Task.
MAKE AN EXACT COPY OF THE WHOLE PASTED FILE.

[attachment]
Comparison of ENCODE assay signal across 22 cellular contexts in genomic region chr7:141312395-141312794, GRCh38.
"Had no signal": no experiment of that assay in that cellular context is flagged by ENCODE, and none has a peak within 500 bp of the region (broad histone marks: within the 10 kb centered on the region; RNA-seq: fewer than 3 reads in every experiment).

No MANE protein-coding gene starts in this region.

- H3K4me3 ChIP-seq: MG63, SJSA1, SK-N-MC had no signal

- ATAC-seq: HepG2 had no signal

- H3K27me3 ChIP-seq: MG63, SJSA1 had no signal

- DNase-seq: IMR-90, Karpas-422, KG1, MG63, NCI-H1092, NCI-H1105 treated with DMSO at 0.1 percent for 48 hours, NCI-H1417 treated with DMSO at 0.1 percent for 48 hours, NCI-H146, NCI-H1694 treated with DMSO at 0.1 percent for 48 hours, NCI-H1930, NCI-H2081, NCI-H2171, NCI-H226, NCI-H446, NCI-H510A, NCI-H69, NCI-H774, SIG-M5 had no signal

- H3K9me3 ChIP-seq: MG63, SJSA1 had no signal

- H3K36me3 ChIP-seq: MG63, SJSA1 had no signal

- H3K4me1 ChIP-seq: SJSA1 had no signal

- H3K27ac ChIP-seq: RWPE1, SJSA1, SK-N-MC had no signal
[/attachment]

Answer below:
Comparison of ENCODE assay signal across 22 cellular contexts in genomic region chr7:141312395-141312794, GRCh38.
"Had no signal": no experiment of that assay in that cellular context is flagged by ENCODE, and none has a peak within 500 bp of the region (broad histone marks: within the 10 kb centered on the region; RNA-seq: fewer than 3 reads in every experiment).

No MANE protein-coding gene starts in this region.

- H3K4me3 ChIP-seq: MG63, SJSA1, SK-N-MC had no signal

- ATAC-seq: HepG2 had no signal

- H3K27me3 ChIP-seq: MG63, SJSA1 had no signal

- DNase-seq: IMR-90, Karpas-422, KG1, MG63, NCI-H1092, NCI-H1105 treated with DMSO at 0.1 percent for 48 hours, NCI-H1417 treated with DMSO at 0.1 percent for 48 hours, NCI-H146, NCI-H1694 treated with DMSO at 0.1 percent for 48 hours, NCI-H1930, NCI-H2081, NCI-H2171, NCI-H226, NCI-H446, NCI-H510A, NCI-H69, NCI-H774, SIG-M5 had no signal

- H3K9me3 ChIP-seq: MG63, SJSA1 had no signal

- H3K36me3 ChIP-seq: MG63, SJSA1 had no signal

- H3K4me1 ChIP-seq: SJSA1 had no signal

- H3K27ac ChIP-seq: RWPE1, SJSA1, SK-N-MC had no signal